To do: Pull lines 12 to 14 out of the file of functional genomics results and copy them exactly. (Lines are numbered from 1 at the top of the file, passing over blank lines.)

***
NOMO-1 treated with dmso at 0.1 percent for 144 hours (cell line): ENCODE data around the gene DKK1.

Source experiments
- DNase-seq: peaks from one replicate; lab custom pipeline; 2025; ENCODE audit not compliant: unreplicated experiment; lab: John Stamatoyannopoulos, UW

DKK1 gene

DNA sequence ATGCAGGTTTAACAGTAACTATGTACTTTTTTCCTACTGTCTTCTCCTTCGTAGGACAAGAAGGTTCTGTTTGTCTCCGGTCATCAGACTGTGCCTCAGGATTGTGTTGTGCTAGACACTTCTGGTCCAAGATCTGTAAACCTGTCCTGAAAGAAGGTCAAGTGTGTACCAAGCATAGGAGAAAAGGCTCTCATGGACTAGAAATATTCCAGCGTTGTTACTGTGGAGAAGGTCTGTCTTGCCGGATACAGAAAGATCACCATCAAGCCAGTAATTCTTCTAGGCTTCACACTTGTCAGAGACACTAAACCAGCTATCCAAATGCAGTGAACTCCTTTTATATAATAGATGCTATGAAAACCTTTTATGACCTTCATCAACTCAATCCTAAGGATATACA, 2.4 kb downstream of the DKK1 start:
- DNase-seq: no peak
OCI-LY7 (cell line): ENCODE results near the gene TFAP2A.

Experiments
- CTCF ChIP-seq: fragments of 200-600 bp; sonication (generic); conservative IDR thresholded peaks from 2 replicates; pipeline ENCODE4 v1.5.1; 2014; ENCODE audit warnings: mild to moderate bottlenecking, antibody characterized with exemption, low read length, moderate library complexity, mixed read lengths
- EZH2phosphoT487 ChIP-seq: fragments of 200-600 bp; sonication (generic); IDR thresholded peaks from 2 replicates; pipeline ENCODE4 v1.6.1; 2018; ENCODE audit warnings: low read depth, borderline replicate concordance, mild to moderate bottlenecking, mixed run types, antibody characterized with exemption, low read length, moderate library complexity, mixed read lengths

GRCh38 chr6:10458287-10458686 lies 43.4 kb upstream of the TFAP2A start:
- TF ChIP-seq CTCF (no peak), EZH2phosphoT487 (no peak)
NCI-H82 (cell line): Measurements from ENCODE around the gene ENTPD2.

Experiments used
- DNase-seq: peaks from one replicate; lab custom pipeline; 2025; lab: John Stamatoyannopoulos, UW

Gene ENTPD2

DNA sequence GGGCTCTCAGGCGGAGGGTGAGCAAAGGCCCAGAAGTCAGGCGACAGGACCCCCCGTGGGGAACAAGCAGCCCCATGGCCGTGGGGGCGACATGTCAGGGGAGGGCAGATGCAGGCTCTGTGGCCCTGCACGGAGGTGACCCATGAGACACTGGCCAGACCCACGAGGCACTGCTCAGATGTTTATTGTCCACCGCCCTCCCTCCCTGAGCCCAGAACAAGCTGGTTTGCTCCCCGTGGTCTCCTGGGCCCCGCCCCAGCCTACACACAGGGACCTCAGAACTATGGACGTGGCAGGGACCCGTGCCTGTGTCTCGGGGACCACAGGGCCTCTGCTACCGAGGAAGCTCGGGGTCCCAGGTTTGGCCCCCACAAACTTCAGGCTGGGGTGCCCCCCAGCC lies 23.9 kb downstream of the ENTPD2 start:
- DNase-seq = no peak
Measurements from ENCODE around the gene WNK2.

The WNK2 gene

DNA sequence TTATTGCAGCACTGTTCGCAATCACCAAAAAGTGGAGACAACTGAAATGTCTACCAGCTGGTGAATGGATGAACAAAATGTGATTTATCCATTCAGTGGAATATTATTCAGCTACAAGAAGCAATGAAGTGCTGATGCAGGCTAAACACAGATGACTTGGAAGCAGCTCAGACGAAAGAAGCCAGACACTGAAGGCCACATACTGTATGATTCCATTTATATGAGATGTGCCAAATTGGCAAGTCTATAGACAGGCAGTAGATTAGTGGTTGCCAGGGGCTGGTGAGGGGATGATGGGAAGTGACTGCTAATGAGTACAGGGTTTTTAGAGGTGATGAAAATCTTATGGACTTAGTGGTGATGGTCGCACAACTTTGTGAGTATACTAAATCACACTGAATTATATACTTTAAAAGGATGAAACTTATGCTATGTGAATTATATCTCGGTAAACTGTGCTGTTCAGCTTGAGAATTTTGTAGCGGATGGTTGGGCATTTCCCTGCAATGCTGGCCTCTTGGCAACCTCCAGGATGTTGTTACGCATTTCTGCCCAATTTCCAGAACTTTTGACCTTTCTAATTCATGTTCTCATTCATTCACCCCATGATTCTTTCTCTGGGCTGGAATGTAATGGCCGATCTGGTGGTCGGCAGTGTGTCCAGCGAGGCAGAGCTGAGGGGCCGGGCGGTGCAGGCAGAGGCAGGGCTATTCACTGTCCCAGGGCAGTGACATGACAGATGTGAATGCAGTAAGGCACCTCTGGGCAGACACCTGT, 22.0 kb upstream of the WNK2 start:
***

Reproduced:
- TF ChIP-seq CTCF (no peak), EZH2phosphoT487 (no peak)
NCI-H82 (cell line): Measurements from ENCODE around the gene ENTPD2.

Experiments used